The Institution of Engineering and Technology (IET), along with other organisations in the manufacturing, tech and built environment sectors, have published a paper calling for a common language across digital twins – which currently doesn’t exist and means sectors are working in silos.
The paper sets out how this could be rectified with the creation of a new forum, which will develop solutions and cross-sector learning and write the protocol for cross sector digital twins.
Currently, the manufacturing and built environment sectors are developing digital twins separately using different language and business models, yet many of our challenges, such as net zero, require them to work together.
The paper, The Apollo Protocol, details the need for a common framework for developing digital twins so that each sector can unlock their potential. This will be delivered by a new Apollo Forum which will explore four key themes that the manufacturing and built environment sectors share, developing solutions and encouraging cross-sector learning.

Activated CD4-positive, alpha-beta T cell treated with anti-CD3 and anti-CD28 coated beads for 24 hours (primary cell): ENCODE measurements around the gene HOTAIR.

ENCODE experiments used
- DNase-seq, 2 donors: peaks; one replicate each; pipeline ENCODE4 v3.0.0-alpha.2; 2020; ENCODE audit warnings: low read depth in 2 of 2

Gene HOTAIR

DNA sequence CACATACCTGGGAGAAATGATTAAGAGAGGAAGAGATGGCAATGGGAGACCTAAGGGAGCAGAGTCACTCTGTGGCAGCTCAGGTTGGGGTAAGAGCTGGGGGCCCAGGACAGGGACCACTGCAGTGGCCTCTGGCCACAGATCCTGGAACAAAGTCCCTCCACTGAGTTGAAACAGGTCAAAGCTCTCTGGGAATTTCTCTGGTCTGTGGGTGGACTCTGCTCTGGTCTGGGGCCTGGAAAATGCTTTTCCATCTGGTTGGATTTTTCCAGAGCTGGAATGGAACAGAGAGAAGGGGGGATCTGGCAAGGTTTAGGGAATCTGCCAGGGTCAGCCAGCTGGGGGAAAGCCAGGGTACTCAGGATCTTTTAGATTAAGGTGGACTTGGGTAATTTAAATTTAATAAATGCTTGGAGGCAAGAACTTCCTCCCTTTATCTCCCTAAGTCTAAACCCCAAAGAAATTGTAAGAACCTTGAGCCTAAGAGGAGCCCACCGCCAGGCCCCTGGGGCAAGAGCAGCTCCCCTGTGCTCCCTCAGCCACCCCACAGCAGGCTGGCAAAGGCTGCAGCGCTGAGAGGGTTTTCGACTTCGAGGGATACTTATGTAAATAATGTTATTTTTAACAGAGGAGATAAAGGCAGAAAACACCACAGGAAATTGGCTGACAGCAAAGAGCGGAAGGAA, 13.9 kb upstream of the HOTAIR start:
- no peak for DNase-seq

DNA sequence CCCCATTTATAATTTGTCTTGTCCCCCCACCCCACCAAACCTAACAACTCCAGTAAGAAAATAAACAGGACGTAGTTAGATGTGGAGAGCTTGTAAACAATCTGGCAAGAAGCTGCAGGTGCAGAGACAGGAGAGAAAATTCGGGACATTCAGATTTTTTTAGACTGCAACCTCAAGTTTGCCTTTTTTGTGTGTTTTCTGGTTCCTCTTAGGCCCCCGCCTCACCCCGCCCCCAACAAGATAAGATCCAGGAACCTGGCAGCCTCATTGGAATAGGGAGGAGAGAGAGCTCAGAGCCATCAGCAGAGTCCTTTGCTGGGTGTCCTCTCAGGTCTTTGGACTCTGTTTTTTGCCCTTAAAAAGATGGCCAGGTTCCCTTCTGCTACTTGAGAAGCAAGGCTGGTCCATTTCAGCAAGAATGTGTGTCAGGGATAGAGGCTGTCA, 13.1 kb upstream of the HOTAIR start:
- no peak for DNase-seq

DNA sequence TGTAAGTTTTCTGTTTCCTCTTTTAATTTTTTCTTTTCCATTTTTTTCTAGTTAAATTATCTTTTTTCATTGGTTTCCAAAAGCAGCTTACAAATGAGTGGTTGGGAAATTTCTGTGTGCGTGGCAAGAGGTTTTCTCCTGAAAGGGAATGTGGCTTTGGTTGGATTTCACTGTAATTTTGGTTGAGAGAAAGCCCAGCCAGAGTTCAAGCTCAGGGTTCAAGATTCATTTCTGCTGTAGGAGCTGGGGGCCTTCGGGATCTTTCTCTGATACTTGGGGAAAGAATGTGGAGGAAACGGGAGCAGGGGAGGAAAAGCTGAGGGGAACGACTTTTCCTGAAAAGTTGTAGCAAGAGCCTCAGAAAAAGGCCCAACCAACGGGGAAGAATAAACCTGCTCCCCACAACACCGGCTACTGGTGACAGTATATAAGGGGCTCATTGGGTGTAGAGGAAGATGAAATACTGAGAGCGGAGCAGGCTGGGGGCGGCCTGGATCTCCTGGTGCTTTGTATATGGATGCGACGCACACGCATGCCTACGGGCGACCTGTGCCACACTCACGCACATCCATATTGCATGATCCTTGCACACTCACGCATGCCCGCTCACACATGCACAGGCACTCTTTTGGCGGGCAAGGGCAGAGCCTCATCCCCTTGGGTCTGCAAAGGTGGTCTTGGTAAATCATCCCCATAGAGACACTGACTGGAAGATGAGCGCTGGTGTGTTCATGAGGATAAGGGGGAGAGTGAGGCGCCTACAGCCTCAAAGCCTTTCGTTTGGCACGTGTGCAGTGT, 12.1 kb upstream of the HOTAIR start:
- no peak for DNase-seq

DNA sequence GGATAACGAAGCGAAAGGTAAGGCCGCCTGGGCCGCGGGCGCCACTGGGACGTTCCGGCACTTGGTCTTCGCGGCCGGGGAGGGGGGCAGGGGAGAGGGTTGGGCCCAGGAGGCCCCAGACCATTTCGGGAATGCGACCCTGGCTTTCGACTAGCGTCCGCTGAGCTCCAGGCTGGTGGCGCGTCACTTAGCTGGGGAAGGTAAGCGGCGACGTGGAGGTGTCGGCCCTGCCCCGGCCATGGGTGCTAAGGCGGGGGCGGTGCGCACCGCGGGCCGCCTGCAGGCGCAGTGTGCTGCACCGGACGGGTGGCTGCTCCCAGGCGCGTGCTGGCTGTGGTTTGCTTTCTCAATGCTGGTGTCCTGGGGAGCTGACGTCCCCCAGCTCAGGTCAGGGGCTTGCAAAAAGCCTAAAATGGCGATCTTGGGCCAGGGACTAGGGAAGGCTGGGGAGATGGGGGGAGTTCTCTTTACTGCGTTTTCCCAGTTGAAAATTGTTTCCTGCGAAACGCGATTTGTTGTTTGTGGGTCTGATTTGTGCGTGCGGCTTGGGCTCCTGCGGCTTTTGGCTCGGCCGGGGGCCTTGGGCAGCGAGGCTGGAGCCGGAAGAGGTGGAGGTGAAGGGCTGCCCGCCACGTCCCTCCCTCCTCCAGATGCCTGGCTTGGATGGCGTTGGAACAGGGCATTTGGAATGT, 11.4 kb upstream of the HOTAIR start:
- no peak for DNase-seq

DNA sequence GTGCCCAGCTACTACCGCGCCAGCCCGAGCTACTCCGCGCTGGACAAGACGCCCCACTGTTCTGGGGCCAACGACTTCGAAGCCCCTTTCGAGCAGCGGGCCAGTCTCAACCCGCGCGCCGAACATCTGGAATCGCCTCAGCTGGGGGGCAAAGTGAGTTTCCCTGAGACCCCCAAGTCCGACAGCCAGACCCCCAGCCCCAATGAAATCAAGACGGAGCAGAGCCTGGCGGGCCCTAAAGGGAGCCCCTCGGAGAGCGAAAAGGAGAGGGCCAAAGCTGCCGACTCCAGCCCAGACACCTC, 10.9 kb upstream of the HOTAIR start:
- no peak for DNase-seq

Rick Hartwig, IET Built Environment Lead, said: “Digital Twins offer huge benefits for society but only a coordinated approach to the language used will allow those benefits to be realised.
“There are many steps to improving information management, for example, from the manufacturers and their product information and frameworks to technology companies producing in the Digital Twin space who need the availability of data to construct models.
“It goes much further than just the manufacturing, built environment and technology industries – policy makers will only meet their sustainability goals if they can provide clarity during procurement for the market to respond effectively, so it will take a whole system approach.”
This work represents the combined efforts of the IET, The Construction Leadership Council (CLC), The University of Sheffield Advanced Manufacturing Research Centre (AMRC), The High Value Manufacturing (HVM) Catapult, the Centre for Digital Built Britain (CDBB), The Construction Innovation Hub, The Digital Twin Hub, TechUK and the Alan Turing Institute. The project has the support of the Department for Business, Energy, and Industrial Strategy (BEIS).
To find out more information and to download the white paper please visit www.theiet.org/Apollo-Protocol
More information on digital twins can be found by clicking here.
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